Reflection on Fall 2016 “Living the Practice” program
By Mei Li
"Somewhere in my youth or childhood. I must have done something good," reflecting on my participation in the Living the Practice Program, this verse comes to my mind. It is from the movie The Sound of Music; Maria sang it when she married the Captain. It was a great blessing to have accidentally joined this wonderful program.
I am new to Buddhism. Despite this being my first visit, CTTB felt like home. I met many friendly and wise people, practiced in a clean and beautiful environment, and ate delicious vegetarian food. Every moment was enjoyable: attending the Guan Yin retreat, working in the kitchen, discussing the Dharma and writing in classes, watching webcasts, meditating, doing yoga, and watching movies. The unique opportunity to attend some of the taping of the interviews with the early disciples of Master Hua was quite a treat.
The program was well-designed, like a tasty and nutritious sampler of authentic Buddhism. Questions around life-and-death were on my mind as I decided to attend my friend's funeral before coming to CTTB. From the program, I had the chance to study the Buddha’s words directly. All the teachers, staff, and students were wonderful and made the Buddha's teachings accessible and engaging. Here are some highlights that I learned and can apply to daily life:
1. Daily morning meditation and Sunday afternoon meditation helped me be mindful and slow down my pace and reactions to external conditions.
2. The chanting sessions helped me be more humble as well as give an opportunity to reflect and repent of any wrong speech, actions and thoughts. They helped me aspire to give more without expecting anything in return. The mantras calmed my thoughts and imprinted themselves in both my body and mind.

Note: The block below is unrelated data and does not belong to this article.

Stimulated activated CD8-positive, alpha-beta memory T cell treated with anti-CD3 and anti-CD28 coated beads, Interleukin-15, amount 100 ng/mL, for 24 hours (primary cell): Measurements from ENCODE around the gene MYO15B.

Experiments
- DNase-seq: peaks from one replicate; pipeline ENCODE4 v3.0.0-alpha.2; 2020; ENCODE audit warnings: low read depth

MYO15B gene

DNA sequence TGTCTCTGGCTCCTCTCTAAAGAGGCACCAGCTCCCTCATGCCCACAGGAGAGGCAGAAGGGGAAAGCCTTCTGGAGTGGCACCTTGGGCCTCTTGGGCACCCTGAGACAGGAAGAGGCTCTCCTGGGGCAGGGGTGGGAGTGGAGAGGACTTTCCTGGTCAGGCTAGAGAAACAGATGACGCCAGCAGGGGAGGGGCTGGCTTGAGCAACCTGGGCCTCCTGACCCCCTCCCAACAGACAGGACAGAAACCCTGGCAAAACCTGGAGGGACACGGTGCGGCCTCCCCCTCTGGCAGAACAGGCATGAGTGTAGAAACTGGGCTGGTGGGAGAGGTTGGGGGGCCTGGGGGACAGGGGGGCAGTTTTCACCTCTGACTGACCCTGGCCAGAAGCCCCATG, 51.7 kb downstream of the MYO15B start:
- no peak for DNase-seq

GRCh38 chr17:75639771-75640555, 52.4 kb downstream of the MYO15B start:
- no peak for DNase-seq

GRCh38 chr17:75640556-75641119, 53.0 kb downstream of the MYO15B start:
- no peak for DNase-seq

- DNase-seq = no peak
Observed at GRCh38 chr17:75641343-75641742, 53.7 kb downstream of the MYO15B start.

3. The close readings of In the Buddha's Words taught me many fundamental principles and practical skills to deal with everyday life, especially how to walk on the path of liberation. They also provided me with tools for self-examination about desire and suffering, cause and effect, and how afflictions are created by adding a second dart of mental anguish (or many more darts) to the first dart of physical pain. I realized that it is not what happens to me, but how I respond to the situation that is the most important thing. I will do my best to train my mind, hold the precepts, practice generosity, and develop loving-kindness. I resolve to plant good seeds and eliminate bad ones for the rest of my life.
4. Creative writing classes helped me recognize the creativity in my nature. Writing short essays allowed me to imagine how everyone in my life is a potential Buddha who is helping me wake up and walk on the Way to liberation.
5. Yoga exercises developed my flexibility and endurance for a healthy body and mind.
6. The service in the kitchen allowed me to get to know many kind and wise people in this community. I even learned a few tips to better prepare vegetarian food.
7. The interviews of the early disciples of Master Hua were all informative and educational. I admired and appreciated all the things Master Hua had done. His early and later disciples are my role models.
8. Great movies such as Monkey Kingdom, Kung Fu Panda and Amongst White Clouds contained excellent teachings with profound messages.
9. To demonstrate the teachings of the Buddha, we were lucky to be able to read Venerable Acariya Mun, a Spiritual Biography. It is quite inspirational to know that it is never too late for me to start the spiritual journey. With patience and hard work, we can achieve the goal of transcending the cycle of birth and death. (It may take eons.)
I want to take this opportunity to say THANK YOU to everyone who contributed to the success of this excellent program.
Thanks and best regards,